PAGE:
Church leaders in India have blamed a campaign “targeting Christians” for the victory of the Bharatiya Janata Party (BJP) in elections for legislators last month in the country’s central Chattisgarh state.
The BJP, which has a Hindu-nationalist agenda, unseated a Congress Party state government headed by Chief Minister Ajit Jogi, who is a member of the Church of North India.
“Christians have been used as whipping boys to bring the BJP into power here,” said Rev. Cyril Cornelius, director of the Christian Association for Radio and Audio Visual Services.
During the election campaign the BJP had pledged to ban religious conversions among Hindus across the nation if it came to power. Hindu groups supporting BJP sponsored advertisements in several local daily newspapers that portrayed a bishop forcibly converting a “tribal person” (as some indigenous people are labeled) as a henchman kept watch on a cage holding other tribal people to be baptized “on orders of the Pope.”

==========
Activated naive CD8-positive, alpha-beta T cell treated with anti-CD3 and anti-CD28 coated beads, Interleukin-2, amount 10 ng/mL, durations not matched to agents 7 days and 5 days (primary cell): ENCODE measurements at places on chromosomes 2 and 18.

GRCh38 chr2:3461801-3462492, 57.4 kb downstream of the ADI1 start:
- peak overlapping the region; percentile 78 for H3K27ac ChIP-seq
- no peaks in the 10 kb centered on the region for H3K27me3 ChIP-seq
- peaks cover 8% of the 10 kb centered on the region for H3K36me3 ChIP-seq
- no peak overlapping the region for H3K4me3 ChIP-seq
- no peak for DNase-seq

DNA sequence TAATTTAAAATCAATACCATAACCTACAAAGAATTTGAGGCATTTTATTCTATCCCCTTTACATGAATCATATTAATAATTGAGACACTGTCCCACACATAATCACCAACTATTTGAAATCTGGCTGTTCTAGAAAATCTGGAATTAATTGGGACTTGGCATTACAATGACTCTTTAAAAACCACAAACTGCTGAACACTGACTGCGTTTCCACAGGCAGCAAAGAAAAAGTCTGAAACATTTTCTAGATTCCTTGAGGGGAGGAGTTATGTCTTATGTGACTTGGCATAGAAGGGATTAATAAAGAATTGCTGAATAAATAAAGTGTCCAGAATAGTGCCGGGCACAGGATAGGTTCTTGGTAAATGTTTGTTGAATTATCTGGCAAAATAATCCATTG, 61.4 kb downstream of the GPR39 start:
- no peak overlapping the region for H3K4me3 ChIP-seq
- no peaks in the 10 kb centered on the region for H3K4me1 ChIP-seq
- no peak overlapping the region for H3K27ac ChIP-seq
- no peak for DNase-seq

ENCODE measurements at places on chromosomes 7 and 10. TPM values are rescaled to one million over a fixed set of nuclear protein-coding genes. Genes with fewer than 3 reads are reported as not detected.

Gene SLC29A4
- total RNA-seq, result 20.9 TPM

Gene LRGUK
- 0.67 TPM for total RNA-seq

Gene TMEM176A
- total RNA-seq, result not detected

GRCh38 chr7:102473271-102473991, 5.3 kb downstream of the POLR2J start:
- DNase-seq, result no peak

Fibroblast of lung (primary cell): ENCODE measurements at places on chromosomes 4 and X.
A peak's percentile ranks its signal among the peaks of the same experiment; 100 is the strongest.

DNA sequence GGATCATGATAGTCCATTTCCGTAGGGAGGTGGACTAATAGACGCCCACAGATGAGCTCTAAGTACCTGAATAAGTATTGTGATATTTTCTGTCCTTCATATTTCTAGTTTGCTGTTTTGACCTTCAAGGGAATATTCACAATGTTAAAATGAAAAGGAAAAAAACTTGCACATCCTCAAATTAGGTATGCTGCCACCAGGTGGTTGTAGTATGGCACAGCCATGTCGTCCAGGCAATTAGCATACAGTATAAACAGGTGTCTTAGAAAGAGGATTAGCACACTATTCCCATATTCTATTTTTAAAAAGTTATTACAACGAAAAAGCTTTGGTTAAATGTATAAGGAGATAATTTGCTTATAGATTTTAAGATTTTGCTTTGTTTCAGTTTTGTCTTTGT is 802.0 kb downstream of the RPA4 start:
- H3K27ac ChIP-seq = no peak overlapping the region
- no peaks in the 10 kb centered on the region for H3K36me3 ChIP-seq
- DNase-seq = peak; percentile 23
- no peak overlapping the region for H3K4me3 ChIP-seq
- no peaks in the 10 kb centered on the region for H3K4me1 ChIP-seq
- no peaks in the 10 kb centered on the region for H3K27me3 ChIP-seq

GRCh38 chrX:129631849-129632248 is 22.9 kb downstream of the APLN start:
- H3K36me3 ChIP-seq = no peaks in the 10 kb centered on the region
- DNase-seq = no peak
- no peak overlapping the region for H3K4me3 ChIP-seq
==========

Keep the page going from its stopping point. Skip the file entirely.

“This is vicious,” said Joseph Augustine Charanakunnel, Roman Catholic bishop of Raipur, the capital of Chattisgarh. “We are used to constant Christian-bashing here. But this is beyond all limits.”
The issue of conversion is particularly sensitive in Chattisgarh, where more than 35 per cent of the 20-million population is composed of tribal people. Christians account for only 500,000 of the population.
The Congress Party fared badly in areas with a predominantly tribal population, where the leading BJP candidate Dilip Singh Judeo campaigned strongly against conversions.
Four Indian states went to the polls Dec. 1 and the BJP won three of the four elections. The Congress Party was able to retain power only in the tiny state of Delhi, the Indian capital.